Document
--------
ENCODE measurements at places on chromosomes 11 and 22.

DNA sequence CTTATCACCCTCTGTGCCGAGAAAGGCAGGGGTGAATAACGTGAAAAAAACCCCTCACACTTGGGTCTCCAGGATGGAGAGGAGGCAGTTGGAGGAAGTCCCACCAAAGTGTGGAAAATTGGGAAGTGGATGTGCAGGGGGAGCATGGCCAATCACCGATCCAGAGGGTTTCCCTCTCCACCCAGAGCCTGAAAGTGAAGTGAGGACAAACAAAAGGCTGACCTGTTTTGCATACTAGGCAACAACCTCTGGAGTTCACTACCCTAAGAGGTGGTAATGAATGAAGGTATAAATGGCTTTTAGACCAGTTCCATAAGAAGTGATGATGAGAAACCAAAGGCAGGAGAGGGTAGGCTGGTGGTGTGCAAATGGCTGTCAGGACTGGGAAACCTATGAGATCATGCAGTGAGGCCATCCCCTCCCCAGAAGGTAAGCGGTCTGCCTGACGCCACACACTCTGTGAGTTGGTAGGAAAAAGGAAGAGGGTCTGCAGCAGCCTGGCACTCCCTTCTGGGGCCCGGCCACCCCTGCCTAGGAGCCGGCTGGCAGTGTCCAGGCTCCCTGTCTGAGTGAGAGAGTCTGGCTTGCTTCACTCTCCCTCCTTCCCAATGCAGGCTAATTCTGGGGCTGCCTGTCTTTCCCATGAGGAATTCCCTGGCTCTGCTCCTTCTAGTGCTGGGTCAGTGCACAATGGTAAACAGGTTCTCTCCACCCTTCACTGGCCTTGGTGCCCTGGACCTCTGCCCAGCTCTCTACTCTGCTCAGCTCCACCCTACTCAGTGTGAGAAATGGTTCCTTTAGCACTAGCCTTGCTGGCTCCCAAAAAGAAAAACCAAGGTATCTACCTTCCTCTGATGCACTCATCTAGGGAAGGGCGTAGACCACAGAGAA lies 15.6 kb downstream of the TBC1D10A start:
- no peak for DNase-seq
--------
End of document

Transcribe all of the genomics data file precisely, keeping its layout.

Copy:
ENCODE measurements at places on chromosomes 11 and 22.

DNA sequence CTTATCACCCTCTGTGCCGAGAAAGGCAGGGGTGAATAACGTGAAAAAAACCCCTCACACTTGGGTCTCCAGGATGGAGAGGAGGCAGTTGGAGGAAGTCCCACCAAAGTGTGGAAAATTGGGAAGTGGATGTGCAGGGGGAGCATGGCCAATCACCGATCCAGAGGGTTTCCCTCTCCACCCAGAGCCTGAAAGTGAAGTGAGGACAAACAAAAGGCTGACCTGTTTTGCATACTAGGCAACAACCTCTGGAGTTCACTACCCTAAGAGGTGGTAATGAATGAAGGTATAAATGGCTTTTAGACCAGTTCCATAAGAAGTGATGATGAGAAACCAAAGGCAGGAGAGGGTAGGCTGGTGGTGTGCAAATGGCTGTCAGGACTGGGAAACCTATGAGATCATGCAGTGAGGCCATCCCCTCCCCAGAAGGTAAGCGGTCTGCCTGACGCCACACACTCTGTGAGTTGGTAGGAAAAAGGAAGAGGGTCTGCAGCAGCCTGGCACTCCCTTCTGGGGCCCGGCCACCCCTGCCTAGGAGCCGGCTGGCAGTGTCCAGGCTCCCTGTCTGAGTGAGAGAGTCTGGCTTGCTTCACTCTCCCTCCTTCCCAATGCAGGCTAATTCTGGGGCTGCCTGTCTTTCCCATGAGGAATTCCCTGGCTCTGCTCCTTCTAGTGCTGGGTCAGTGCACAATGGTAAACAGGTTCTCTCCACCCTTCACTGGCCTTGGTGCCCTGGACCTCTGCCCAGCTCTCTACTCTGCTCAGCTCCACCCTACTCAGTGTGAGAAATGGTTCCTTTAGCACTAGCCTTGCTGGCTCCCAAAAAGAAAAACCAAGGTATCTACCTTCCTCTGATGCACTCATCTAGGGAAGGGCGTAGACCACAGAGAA lies 15.6 kb downstream of the TBC1D10A start:
- no peak for DNase-seq